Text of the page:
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Fukushima Fallout: San Diego State Researchers Monitoring Sea Kelp for Radiation Exposure

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It's been nearly three years since the devastating 9.0 earthquake and destructive tsunami in Japan that caused a meltdown at the Fukishima Daiichi nuclear power plant. Among the environmental disasters that resulted from that meltdown was the leak of radioactive material into the Pacific Ocean. One big question that scientists have been asking is: Will that radioactivity reach our coast and enter our ecosystem?

Now San Diego State University researchers will be joining in a new program to monitor one of the most vulnerable areas of the marine environment —kelp beds — for radioactive isotopes.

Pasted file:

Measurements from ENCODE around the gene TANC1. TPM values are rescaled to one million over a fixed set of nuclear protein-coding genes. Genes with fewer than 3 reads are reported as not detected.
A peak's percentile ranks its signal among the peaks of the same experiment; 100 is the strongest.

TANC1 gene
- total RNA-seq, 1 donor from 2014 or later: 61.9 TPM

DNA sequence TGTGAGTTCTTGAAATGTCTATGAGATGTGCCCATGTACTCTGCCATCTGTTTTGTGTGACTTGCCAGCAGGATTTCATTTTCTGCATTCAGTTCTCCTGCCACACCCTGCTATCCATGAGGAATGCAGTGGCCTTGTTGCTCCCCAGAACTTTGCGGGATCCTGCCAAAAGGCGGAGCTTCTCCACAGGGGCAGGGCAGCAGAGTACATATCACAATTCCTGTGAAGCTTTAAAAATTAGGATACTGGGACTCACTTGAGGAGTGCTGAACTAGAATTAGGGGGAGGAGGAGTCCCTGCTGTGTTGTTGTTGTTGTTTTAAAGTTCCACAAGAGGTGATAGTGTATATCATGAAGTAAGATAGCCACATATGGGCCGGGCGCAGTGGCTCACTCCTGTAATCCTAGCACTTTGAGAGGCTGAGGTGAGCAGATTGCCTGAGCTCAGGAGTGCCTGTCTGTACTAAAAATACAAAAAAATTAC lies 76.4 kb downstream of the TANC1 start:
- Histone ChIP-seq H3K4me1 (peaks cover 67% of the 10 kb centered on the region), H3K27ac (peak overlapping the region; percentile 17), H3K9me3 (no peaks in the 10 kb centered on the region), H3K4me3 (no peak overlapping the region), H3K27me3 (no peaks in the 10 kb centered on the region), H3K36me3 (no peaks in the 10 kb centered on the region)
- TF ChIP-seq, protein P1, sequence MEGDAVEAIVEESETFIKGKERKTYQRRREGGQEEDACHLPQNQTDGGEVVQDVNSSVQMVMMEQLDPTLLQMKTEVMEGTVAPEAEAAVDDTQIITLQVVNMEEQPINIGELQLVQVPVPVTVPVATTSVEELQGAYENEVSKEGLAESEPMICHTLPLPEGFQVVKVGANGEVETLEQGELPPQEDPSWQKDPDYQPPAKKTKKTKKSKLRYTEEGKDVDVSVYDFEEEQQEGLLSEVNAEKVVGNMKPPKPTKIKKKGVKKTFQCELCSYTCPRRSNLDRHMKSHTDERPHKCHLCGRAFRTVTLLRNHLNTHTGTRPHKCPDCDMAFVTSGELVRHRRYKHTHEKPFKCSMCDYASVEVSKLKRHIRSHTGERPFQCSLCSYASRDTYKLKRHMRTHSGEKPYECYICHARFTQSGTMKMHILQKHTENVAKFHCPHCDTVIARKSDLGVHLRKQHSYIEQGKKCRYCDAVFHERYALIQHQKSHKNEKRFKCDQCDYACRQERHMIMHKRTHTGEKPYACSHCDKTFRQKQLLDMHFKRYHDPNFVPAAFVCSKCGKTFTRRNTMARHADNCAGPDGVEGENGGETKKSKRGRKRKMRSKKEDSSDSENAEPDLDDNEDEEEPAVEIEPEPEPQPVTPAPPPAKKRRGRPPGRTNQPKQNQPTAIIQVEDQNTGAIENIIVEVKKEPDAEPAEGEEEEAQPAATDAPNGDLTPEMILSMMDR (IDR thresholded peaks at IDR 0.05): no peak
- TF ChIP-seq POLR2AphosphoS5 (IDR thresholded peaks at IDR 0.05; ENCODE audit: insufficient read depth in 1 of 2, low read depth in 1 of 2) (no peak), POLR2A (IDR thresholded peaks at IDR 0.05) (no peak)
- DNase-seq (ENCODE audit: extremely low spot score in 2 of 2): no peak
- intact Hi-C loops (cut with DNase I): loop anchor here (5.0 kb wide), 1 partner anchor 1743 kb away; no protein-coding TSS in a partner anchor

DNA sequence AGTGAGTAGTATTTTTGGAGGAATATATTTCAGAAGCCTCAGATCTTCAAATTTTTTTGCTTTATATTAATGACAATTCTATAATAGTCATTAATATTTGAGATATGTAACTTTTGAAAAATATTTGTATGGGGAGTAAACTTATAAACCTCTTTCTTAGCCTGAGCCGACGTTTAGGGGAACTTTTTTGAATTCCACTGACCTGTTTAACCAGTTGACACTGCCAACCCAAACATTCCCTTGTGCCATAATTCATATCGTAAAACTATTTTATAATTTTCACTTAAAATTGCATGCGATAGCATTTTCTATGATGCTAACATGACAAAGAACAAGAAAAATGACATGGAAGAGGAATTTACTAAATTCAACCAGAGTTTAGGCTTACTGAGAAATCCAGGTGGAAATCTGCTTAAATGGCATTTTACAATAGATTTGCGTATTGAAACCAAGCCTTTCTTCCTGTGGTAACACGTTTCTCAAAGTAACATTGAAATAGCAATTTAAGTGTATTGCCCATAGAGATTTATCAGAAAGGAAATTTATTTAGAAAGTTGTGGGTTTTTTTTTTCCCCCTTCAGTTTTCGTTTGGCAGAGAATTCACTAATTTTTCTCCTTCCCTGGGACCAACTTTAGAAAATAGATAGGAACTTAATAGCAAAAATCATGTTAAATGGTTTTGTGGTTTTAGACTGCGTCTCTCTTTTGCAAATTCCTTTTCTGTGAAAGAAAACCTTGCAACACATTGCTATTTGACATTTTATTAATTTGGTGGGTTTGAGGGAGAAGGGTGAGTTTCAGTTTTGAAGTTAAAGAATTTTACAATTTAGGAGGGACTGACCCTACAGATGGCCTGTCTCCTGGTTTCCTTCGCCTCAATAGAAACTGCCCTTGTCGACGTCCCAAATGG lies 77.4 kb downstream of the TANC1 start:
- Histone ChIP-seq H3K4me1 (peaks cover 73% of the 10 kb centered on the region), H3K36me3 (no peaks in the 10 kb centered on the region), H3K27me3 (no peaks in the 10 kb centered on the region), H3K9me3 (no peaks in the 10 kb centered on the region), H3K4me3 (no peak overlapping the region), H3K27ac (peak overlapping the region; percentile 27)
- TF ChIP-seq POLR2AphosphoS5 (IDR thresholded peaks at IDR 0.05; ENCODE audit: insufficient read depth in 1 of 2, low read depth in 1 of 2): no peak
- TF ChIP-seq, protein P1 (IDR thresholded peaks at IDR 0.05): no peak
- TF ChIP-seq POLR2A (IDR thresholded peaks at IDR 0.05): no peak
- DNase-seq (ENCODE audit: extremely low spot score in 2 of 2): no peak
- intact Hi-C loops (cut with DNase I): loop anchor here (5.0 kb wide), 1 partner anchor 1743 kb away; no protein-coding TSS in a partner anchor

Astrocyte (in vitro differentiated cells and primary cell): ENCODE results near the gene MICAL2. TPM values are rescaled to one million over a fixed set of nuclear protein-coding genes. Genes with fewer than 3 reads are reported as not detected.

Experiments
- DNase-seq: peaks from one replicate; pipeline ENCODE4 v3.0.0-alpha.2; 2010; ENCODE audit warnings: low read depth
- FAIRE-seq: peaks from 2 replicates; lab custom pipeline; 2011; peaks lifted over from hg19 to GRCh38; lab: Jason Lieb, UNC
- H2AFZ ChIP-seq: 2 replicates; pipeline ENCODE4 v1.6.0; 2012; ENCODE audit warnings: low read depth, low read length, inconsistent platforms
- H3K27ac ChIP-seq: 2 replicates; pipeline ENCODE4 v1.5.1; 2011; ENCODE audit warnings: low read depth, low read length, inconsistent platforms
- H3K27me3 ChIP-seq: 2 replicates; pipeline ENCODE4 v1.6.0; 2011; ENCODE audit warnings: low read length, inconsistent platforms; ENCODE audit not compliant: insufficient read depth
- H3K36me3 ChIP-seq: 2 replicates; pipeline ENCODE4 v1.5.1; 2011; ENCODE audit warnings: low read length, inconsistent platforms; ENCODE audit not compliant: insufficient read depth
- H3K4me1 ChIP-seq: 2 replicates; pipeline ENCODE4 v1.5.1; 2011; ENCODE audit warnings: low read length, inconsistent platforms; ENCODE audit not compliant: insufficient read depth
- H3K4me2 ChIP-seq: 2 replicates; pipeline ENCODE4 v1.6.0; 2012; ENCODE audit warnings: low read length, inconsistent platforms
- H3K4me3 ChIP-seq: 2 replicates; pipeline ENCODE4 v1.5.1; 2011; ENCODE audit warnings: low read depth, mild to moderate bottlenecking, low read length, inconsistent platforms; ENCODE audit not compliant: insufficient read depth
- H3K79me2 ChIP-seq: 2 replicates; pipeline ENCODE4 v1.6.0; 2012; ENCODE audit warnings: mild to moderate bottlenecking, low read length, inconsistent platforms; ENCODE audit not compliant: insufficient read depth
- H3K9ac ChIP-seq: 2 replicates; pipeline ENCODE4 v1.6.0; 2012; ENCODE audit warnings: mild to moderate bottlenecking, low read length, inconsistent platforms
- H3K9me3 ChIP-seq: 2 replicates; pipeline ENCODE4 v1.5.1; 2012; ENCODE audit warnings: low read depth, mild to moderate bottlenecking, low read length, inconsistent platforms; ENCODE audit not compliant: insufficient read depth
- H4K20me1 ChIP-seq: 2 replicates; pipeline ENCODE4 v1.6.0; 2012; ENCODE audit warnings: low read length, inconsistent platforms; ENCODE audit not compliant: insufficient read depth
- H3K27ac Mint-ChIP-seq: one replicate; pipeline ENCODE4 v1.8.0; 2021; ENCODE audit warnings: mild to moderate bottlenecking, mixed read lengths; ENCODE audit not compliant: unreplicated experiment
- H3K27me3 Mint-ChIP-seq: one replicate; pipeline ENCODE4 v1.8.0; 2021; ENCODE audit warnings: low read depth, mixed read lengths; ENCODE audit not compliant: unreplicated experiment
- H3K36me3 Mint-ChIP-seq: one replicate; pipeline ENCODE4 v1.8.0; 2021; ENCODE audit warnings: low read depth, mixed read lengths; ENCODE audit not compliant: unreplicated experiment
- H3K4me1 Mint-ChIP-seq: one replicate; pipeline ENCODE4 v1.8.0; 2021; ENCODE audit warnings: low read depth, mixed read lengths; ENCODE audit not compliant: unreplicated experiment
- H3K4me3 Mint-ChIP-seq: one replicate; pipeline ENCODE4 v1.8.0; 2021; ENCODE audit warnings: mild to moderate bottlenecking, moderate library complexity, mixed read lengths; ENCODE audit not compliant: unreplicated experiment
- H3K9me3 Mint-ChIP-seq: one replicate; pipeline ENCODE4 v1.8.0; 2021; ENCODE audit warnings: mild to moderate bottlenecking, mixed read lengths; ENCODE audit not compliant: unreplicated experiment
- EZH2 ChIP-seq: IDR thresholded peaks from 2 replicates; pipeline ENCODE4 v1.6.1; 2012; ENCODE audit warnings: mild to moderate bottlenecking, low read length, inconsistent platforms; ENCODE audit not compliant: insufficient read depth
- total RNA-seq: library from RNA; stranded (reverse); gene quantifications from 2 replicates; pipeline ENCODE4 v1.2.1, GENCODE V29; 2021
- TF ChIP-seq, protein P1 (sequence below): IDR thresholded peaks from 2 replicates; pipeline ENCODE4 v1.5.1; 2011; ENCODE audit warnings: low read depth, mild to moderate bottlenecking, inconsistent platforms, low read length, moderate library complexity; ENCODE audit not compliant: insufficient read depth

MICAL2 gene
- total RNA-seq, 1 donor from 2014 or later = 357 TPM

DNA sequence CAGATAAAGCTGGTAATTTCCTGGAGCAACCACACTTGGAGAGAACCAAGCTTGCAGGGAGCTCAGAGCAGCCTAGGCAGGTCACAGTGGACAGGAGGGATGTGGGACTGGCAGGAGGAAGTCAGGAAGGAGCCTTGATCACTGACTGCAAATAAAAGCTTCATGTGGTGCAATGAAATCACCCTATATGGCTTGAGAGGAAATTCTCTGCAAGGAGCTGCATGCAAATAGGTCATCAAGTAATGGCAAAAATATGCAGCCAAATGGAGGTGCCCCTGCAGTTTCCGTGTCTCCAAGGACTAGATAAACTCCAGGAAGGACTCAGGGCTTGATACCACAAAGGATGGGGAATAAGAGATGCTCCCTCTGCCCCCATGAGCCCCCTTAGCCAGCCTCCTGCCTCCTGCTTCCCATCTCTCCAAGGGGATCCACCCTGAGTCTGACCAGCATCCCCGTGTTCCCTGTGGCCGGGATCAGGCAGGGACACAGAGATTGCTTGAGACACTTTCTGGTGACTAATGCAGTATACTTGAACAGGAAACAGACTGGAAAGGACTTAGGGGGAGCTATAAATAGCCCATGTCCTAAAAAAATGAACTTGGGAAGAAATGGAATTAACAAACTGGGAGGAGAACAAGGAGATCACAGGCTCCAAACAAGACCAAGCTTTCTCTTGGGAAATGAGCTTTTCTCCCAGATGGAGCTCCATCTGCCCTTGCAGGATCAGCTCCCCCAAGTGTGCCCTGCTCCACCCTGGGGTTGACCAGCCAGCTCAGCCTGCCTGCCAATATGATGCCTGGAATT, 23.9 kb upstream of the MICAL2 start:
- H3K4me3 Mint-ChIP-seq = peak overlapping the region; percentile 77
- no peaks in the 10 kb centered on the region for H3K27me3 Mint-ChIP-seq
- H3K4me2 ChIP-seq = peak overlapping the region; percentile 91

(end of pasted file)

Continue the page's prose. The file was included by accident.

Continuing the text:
"The root reason for this study is there's a nuclear disaster and the waters around Fukushima are heavily contaminated," said Matthew Edwards, professor of biology at SDSU, who is part of the research team, "...we know there's a major impact there (Japan)...the question becomes: Is it going to impact other ecosystems?"

As part of "Project Kelp Watch 2014," some 50 scientists will be taking kelp samples from more than 30 locations off the California coast, including Point Loma and North County.

In addition, researchers from all along the western seaboard will be looking at kelp beds from Alaska to Mexico to determine any radiation exposure.

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